A flurry of mysterious debris has startled residents in China’s northeastern province of Heilongjiang, where residents are reporting seeing unidentified flying objects and some even sharing photographs on social media of the strange debris.
The Weather Channel reports that Chinese media has reported several sightings of UFOs in the skies of Qiqihar, the second-largest city in the province, and that residents have reported strange debris on their land after sightings on Friday and Saturday. The Huffington Post, translating witness accounts from Chinese websites, notes that residents reported seeing a “huge ball of fire” large enough to be confused with a meteorite and running into their homes.
Media outlets appear to have arrived at a consensus as to what the UFO debris might be: the remains of a Russian satellite that crashed over the weekend. Australia’s News network reported Wednesday that China’s National Space Administration has “confirmed the objects which crashed near Qiqihar city, in the north-eastern province of Heilongjiang, actually belong to a Russian satellite.” The rocket, that report claims, broke carrying a communications satellite and barely made it in the sky after being launched.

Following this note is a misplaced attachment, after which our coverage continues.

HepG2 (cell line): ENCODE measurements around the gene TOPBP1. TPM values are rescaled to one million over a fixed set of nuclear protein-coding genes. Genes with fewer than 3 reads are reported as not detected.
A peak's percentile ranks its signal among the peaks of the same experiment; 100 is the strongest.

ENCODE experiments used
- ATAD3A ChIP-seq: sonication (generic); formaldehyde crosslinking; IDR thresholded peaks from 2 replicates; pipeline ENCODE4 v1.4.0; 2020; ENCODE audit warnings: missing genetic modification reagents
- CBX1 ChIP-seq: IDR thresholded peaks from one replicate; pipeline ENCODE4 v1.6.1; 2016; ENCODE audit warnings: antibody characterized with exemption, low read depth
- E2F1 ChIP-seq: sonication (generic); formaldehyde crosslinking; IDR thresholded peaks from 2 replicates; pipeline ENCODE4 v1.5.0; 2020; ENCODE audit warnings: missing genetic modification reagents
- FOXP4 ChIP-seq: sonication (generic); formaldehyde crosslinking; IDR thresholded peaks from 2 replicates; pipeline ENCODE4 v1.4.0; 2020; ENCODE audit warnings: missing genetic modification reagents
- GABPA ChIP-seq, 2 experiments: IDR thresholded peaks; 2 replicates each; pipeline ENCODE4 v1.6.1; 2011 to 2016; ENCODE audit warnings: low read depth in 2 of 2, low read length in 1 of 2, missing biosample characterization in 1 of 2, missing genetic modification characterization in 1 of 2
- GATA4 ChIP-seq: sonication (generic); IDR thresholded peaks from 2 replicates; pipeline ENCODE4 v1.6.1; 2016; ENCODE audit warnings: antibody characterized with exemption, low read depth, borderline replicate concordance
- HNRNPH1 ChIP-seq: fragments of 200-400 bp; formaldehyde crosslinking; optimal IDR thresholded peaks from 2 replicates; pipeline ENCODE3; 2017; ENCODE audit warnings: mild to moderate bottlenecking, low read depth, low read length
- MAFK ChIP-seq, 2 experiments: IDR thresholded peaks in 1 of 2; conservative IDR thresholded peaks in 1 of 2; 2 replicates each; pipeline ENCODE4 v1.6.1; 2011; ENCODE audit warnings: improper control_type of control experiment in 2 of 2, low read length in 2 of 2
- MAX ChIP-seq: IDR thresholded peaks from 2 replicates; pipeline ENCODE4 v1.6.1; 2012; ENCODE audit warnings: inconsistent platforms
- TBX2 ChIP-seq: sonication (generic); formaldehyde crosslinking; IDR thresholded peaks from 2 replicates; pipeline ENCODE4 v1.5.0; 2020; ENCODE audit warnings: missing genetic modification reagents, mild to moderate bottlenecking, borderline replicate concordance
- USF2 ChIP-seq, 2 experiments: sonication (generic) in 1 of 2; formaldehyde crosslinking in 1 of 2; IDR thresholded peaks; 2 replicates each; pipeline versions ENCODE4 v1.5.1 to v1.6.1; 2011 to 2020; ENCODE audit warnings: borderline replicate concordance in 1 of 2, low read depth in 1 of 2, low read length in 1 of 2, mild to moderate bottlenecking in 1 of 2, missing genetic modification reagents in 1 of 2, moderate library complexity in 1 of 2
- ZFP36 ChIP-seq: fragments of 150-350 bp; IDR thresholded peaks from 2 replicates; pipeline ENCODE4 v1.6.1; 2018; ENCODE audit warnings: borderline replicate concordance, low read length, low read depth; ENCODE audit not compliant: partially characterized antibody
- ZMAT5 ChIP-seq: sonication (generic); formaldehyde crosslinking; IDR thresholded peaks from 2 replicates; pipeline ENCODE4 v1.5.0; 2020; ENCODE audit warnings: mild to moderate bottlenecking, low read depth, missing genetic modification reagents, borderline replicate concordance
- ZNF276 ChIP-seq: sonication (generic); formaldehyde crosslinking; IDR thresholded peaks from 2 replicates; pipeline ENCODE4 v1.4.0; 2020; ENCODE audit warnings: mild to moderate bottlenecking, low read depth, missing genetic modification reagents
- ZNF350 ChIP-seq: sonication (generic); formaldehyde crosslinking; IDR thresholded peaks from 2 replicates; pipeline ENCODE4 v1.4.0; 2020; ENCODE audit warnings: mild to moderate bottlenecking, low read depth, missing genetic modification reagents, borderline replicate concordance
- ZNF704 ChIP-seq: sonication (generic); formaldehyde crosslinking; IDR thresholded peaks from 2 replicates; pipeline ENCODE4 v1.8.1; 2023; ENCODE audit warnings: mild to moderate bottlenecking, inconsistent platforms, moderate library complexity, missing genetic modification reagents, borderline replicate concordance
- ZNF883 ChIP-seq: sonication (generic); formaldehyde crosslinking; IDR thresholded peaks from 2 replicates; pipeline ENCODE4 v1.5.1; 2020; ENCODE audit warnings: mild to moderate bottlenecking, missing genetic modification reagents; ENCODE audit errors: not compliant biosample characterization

China’s Global Times offers a similar explanation: “A Russian Proton-M rocket carrying an Express-AM4R communications satellite crashed outside of Kazakhstan’s territory on Friday, about nine minutes after lift-off, Russia media outlet ITAR-Tass reported.” Xinhua, also a Chinese national news agency, adds that investigators have found nitrogen gas in some of the debris, “leading some to speculate that it was a nitrogen booster from an aircraft.”
Heilongjiang borders Russia and is among the northernmost provinces of China.
That explanation appears not to be universally accepted, however, as Russian media are claiming, the Global Times report notes, that the rocket “burned up in the atmosphere and could not cause any damage.” The report notes that Chinese officials are investigating the sites in which the debris landed. Xinhua also confirms that this is the Russian version of the rocket story, which adds that the rocket did in fact fail over the air in China. Chinese authorities investigating have not announced any official determinations from the investigation other than the discovery of nitrogen.
The Russian rocket crash and potential differing stories on the UFOs arrive just as Russian President Vladimir Putin conducts a diplomatic visit in Beijing. The major accomplishment of the visit so far has been a 30-year, $400 billion deal to buy Russian gas, cementing the two countries’ ties while strengthening the Russian economy against sanctions from the West over the nation’s role in Ukraine’s civil unrest.